Returning a child to school these days involves a tree’s worth of paperwork. It is good the initial ten pages with basic information now come home in preprinted form, asking me to only make corrections. Ten pages is no exaggeration; each child is documented down to medications and third and fourth alternate adults who may remove the child from school.
Then come dribbling home individual teacher missives, telling me what my child will be taught that year, how often the teacher will be in contact with me by email, reminding me of assignments due from my child, and generally including a “contract” for the year, pledging among all of us to be in our best learning mode and behaving always appropriately, to be signed by both my child and myself.
Have your toes curled yet?
Emily brought home two more forms to go back tomorrow. One is to participate in a research study being conducted by a Dr. of her subject and a recent graduate of Emily’s school, now at Kent State University. Its title is “Teaching and Learning Experiences in a Service Learning Classroom.”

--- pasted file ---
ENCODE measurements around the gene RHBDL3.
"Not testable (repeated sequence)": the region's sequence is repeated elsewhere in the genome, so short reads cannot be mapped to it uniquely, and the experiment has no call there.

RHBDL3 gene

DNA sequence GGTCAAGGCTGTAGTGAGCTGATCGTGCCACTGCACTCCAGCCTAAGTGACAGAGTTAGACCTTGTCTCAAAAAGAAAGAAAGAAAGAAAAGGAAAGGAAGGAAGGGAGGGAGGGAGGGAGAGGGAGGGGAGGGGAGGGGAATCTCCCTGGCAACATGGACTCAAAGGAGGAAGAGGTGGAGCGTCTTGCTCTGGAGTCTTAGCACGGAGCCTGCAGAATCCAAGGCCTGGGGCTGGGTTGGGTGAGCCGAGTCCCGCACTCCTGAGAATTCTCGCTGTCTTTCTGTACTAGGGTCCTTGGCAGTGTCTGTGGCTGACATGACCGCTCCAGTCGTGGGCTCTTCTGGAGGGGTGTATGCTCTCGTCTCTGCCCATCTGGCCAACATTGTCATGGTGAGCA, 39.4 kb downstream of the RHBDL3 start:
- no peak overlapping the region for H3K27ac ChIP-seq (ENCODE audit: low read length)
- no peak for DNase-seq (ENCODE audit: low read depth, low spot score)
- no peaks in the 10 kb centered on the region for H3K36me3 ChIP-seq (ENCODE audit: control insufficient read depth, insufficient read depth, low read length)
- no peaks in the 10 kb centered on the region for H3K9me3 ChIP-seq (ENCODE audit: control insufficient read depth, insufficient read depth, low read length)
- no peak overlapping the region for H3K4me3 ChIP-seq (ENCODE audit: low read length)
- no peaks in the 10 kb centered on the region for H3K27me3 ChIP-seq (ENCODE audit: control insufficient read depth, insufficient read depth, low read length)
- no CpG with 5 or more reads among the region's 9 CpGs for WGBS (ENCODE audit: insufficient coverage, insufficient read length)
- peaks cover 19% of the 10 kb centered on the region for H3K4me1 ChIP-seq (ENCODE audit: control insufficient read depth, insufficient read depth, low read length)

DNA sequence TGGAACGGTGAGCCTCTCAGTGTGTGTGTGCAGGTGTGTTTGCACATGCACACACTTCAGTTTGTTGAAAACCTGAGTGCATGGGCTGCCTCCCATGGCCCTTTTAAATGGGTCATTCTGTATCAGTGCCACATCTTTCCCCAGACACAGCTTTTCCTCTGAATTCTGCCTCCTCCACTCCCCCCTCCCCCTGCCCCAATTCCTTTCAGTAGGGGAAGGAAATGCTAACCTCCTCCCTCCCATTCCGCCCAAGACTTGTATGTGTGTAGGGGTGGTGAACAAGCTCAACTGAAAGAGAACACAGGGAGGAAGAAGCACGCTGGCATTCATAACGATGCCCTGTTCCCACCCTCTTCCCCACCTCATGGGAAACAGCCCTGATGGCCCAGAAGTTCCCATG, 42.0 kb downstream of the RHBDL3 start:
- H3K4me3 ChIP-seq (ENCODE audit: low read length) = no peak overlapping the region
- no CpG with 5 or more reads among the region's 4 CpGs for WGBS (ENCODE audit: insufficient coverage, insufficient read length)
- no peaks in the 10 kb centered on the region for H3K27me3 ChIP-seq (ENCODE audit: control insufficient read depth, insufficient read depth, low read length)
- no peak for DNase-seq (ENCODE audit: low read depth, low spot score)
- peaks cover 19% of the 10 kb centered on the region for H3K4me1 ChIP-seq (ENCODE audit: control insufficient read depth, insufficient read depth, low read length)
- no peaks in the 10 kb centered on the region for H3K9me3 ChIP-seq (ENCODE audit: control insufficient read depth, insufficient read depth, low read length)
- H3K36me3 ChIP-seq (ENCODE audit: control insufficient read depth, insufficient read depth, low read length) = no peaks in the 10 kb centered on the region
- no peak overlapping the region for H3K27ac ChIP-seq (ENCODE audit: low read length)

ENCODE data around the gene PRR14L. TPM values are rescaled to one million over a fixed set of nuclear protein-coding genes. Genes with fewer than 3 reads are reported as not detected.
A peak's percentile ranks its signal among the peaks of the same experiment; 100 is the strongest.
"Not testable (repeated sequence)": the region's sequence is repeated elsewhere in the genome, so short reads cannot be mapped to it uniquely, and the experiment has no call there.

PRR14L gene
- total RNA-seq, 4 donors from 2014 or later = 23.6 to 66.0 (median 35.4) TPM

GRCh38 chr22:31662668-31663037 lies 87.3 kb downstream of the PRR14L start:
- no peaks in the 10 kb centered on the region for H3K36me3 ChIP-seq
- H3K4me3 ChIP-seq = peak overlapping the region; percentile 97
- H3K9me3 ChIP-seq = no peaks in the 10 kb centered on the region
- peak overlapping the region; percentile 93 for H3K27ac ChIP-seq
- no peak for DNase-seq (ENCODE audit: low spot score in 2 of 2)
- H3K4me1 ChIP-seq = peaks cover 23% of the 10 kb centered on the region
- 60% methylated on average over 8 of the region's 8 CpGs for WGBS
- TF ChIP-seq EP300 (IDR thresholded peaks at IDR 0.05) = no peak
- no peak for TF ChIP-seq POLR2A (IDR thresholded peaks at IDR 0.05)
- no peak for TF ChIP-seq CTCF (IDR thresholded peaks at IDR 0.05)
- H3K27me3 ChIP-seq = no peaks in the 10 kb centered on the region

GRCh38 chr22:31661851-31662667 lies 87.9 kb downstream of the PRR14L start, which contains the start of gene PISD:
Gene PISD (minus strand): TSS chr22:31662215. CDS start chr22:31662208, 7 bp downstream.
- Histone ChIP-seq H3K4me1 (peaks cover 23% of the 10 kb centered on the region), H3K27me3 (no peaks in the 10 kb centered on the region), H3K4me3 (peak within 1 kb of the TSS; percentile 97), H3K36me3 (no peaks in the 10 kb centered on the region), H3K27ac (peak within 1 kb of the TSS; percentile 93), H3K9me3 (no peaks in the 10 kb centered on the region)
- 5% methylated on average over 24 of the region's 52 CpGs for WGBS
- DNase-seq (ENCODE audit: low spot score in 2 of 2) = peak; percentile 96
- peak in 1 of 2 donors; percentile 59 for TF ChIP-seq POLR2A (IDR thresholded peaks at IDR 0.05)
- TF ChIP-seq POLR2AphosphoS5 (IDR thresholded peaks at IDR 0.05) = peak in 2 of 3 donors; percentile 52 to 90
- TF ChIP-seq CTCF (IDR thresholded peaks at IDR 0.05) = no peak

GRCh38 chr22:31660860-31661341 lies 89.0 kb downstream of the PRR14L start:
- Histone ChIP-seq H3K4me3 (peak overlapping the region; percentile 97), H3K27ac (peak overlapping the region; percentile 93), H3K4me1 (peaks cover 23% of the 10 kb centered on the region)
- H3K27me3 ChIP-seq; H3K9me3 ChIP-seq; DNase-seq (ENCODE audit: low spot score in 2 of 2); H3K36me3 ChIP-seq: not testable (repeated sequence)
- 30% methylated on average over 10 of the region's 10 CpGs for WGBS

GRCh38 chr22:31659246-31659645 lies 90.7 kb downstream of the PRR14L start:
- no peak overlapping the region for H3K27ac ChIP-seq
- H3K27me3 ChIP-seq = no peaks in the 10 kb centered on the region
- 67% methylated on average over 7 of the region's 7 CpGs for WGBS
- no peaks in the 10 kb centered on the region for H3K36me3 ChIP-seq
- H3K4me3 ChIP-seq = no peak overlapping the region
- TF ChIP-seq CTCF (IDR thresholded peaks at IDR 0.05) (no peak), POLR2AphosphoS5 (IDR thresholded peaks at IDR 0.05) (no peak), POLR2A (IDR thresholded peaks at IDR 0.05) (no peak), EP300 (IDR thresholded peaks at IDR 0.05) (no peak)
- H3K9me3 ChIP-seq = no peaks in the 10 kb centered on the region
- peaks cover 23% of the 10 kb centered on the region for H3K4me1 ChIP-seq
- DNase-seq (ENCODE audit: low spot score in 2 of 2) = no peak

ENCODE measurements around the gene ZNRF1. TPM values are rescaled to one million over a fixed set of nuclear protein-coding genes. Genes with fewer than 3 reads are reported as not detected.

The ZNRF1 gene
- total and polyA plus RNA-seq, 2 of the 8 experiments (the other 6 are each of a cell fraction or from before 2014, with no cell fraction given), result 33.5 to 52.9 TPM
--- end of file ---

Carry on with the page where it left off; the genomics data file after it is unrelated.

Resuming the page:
Part of the curriculum of Emily’s high school is community service, and she is participating in hers by assisting in an elementary school class room two days a week. The study seems a little hokey to me, but, then, I’m not the expert; the form will go back, signed.
The top form is one on which I can have an opinion, and it is a mixture of howling laughter and complete disgust. I cannot imagine such a missive in the hands of my parents back in 1960. Actually, I would have been ashamed to give it to my father, who scrabbled together enough money in the thirties to give himself two years of college education, crammed into the space of twelve months. He ran out of money and went back to work.
My parents were willing to send me to college; being accepted into a college was up to me. I asked several teachers for letters of recommendation to enclose with my application and my essay, and that was the end. There was an application fee even back then, and my mother wrote out the check with her pearl handled pen and gave it to me for the envelope.
I don’t know why this request bothers me so, but it does. Perhaps I could ignore it, but Emily, and the school, expect it back. What happens? I envision form letters spewed out, my adjectives, adverbs and even paragraphs, inserted at appropriate places. Are teachers no less observant now than fifty odd years ago? Do they draw the grades they assign from a bingo cage, having never observed the student? Of course not.
What great educational principle have I missed in the years since I started college that I have this piece of paper on my desk, to fill out and return?